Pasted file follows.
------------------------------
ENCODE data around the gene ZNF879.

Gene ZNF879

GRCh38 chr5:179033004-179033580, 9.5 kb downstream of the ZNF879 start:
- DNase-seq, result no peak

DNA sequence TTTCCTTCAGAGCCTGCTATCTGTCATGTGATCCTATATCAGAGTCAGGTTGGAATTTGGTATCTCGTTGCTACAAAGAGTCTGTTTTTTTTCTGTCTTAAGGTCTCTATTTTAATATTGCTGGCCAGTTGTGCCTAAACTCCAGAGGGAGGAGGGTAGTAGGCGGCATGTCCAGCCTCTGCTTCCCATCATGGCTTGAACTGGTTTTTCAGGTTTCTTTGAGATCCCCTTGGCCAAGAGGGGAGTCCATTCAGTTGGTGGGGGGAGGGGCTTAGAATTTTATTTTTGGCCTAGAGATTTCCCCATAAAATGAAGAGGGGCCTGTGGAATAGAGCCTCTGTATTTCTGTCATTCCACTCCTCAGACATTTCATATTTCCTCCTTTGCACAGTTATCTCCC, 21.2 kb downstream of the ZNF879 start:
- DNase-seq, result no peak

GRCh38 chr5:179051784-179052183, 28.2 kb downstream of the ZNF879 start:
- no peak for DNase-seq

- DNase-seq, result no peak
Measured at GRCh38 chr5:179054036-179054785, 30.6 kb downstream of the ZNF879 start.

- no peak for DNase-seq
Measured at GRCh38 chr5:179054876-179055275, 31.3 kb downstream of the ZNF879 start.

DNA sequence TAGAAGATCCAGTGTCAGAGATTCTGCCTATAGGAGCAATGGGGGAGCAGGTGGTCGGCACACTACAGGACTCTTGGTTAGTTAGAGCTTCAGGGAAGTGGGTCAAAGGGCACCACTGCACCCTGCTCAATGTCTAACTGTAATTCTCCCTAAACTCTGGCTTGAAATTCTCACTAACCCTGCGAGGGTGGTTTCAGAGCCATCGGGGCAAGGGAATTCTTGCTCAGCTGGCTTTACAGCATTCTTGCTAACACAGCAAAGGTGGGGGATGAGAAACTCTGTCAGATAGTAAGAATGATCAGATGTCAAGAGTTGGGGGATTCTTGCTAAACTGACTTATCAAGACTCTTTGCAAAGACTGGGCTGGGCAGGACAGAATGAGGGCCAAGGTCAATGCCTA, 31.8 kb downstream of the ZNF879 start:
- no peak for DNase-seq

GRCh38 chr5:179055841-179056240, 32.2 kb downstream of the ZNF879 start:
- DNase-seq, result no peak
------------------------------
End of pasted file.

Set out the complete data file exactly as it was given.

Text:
ENCODE data around the gene ZNF879.

Gene ZNF879

GRCh38 chr5:179033004-179033580, 9.5 kb downstream of the ZNF879 start:
- DNase-seq, result no peak

DNA sequence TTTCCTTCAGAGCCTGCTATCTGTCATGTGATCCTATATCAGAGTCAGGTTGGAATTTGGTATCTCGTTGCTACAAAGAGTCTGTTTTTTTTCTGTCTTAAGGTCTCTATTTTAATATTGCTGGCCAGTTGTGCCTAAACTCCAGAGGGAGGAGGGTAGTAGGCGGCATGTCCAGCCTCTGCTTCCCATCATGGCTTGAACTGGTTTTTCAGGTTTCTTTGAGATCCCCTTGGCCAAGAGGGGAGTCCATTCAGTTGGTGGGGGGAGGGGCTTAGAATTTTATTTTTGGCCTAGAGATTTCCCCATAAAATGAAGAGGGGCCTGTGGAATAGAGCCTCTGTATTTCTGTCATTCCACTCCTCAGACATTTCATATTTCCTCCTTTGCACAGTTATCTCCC, 21.2 kb downstream of the ZNF879 start:
- DNase-seq, result no peak

GRCh38 chr5:179051784-179052183, 28.2 kb downstream of the ZNF879 start:
- no peak for DNase-seq

- DNase-seq, result no peak
Measured at GRCh38 chr5:179054036-179054785, 30.6 kb downstream of the ZNF879 start.

- no peak for DNase-seq
Measured at GRCh38 chr5:179054876-179055275, 31.3 kb downstream of the ZNF879 start.

DNA sequence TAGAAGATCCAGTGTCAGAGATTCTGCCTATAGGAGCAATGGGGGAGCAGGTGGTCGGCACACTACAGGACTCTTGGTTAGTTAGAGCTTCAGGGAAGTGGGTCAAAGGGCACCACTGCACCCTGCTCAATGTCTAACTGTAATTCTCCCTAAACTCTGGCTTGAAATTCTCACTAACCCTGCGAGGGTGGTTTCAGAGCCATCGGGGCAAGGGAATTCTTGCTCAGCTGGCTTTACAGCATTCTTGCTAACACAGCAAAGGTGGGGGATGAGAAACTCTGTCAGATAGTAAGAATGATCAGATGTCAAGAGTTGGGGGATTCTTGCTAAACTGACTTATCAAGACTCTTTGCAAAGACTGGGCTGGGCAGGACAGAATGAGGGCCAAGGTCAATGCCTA, 31.8 kb downstream of the ZNF879 start:
- no peak for DNase-seq

GRCh38 chr5:179055841-179056240, 32.2 kb downstream of the ZNF879 start:
- DNase-seq, result no peak